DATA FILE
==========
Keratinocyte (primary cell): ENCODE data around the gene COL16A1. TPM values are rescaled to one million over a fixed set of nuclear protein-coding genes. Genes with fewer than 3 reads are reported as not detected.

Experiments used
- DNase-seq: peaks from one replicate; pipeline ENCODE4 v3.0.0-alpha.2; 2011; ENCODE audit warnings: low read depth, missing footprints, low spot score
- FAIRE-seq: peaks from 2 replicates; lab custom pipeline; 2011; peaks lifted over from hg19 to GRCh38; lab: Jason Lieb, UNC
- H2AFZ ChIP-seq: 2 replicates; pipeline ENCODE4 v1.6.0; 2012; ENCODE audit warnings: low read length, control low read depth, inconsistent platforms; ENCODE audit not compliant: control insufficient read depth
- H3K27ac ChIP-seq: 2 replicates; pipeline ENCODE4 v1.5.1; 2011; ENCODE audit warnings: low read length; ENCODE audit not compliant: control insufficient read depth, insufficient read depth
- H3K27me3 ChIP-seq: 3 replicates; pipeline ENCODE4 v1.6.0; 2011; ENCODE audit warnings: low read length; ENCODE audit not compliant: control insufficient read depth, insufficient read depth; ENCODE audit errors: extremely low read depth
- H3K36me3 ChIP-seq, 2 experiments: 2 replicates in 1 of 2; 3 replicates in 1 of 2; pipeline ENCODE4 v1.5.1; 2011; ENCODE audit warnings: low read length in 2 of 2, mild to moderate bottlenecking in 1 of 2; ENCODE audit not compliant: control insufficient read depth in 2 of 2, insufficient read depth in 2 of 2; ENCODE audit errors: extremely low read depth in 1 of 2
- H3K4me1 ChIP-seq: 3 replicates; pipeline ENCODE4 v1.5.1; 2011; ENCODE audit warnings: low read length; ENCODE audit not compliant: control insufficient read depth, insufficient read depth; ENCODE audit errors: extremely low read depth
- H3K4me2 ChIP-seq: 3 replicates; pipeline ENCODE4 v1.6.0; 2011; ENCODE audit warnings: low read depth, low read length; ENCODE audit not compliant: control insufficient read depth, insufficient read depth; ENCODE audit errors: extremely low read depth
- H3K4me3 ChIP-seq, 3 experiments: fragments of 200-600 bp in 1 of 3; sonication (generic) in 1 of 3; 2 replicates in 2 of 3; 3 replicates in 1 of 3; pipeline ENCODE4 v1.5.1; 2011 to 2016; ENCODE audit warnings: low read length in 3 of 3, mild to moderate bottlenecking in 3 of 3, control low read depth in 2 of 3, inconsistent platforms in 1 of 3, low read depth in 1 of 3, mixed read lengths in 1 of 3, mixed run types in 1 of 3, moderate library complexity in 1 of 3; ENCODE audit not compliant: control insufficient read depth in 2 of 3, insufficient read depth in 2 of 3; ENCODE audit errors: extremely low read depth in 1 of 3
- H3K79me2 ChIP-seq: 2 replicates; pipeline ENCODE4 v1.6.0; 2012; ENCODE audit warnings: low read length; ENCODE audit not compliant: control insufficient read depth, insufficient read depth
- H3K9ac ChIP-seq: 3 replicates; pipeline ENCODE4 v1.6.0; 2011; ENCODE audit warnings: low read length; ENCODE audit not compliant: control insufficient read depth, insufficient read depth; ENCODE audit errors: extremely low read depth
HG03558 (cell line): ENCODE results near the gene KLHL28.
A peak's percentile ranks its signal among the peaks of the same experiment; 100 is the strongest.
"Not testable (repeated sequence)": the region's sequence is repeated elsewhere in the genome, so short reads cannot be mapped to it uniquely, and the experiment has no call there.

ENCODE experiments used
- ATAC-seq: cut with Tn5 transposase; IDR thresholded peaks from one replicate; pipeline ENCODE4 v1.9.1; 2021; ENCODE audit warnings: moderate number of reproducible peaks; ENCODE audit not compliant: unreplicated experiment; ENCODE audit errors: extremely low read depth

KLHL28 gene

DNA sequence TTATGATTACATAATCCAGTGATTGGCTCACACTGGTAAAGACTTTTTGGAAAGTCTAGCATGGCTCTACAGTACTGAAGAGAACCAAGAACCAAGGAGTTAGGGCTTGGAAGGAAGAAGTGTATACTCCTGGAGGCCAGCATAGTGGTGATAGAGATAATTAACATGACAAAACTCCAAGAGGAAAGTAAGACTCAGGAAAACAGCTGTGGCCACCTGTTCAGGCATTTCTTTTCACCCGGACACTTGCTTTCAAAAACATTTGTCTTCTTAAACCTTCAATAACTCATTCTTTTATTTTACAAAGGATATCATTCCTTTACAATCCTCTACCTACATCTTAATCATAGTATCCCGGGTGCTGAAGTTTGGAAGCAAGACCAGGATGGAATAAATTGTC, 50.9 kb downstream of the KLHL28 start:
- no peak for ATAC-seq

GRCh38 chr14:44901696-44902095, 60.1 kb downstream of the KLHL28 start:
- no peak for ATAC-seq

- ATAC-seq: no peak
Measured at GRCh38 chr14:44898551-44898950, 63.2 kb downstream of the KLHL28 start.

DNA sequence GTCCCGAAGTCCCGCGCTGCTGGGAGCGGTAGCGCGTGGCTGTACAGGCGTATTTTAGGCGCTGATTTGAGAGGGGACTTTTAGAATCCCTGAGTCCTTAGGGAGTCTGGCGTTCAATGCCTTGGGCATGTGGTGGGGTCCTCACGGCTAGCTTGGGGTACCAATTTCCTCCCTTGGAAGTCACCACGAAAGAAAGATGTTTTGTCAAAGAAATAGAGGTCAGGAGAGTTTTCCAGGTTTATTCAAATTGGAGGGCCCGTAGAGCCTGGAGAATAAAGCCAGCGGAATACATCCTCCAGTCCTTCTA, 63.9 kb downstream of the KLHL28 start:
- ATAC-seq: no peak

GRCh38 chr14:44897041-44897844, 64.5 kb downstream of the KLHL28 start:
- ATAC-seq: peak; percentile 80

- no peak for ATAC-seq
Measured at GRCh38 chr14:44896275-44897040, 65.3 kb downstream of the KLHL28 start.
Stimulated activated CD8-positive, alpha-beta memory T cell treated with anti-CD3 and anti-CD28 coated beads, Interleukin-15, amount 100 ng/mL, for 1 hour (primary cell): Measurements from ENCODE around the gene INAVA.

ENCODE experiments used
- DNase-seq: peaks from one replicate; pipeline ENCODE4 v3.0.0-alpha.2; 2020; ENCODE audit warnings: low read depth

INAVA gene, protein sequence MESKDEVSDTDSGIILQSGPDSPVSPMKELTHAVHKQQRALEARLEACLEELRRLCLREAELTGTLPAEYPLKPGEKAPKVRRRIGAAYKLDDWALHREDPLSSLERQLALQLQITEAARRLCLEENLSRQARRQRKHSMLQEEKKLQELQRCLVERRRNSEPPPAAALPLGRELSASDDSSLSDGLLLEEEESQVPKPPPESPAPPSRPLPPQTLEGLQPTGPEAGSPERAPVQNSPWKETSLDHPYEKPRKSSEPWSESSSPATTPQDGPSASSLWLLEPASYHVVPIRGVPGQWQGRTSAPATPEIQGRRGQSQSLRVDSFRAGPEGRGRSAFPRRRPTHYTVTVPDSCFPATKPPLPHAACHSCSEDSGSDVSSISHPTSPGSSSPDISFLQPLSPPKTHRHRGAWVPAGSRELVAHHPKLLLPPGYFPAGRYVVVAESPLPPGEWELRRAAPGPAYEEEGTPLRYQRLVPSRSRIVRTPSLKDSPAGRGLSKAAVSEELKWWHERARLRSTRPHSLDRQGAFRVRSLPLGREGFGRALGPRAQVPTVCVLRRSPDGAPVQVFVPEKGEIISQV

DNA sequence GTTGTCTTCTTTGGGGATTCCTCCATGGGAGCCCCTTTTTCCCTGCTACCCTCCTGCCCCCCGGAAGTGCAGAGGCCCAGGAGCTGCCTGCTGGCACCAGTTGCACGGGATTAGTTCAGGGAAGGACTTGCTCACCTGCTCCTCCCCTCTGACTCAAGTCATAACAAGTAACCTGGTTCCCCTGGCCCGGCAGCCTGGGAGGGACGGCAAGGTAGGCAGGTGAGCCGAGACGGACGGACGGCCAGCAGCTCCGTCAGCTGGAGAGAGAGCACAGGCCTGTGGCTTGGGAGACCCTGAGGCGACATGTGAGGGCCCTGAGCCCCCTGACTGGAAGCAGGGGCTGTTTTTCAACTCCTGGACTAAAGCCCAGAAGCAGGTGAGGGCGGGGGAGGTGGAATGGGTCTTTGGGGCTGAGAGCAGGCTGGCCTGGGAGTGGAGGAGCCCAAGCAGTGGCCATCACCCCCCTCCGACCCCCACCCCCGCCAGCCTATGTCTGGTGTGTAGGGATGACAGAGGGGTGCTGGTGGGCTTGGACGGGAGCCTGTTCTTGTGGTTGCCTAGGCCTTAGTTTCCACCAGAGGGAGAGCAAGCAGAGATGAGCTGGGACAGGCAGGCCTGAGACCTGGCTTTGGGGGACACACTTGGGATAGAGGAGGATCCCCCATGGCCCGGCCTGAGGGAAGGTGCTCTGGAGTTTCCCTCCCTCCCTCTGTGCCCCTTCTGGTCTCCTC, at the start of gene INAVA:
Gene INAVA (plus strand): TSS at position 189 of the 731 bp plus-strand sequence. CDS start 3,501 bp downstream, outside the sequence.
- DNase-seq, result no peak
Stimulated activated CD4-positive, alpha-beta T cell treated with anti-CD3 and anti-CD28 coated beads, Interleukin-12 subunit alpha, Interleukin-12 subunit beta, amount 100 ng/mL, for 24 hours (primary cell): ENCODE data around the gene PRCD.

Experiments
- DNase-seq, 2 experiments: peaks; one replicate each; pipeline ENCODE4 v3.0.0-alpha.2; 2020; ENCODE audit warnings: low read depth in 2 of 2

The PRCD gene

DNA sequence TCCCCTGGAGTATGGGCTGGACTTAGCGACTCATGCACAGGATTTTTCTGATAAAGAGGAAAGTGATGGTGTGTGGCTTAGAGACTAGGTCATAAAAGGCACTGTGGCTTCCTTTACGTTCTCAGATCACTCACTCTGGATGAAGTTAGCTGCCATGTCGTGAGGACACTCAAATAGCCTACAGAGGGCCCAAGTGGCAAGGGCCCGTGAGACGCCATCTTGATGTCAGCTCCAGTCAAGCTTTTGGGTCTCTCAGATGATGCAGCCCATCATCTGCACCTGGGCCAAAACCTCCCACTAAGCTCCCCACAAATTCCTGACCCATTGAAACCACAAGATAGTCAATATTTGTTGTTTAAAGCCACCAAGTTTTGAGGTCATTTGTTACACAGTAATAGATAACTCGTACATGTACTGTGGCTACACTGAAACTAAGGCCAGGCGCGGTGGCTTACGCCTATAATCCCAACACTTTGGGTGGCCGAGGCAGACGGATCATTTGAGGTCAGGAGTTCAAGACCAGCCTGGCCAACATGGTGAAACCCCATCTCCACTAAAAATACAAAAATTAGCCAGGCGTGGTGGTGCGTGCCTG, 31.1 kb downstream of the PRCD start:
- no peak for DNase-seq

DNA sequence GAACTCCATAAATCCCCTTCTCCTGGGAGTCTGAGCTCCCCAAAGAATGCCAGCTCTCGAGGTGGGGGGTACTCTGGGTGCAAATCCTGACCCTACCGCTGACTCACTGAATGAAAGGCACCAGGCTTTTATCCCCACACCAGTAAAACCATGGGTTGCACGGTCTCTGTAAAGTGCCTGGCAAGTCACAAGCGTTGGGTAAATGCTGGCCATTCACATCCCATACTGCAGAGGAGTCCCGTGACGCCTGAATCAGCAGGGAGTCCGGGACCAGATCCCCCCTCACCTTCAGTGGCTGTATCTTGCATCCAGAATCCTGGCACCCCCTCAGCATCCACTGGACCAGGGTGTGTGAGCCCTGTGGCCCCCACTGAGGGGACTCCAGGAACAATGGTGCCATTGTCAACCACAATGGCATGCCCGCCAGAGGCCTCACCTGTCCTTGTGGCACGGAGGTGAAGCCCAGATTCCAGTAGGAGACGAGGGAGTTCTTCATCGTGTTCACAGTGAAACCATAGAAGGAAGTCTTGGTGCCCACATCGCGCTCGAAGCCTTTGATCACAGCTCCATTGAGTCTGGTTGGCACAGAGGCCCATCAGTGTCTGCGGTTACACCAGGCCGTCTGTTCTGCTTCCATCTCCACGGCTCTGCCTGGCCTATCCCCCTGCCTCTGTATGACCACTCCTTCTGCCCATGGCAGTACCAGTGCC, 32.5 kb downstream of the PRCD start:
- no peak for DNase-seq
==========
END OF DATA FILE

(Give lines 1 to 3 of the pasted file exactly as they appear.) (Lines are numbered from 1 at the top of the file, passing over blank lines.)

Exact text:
Keratinocyte (primary cell): ENCODE data around the gene COL16A1. TPM values are rescaled to one million over a fixed set of nuclear protein-coding genes. Genes with fewer than 3 reads are reported as not detected.

Experiments used
- DNase-seq: peaks from one replicate; pipeline ENCODE4 v3.0.0-alpha.2; 2011; ENCODE audit warnings: low read depth, missing footprints, low spot score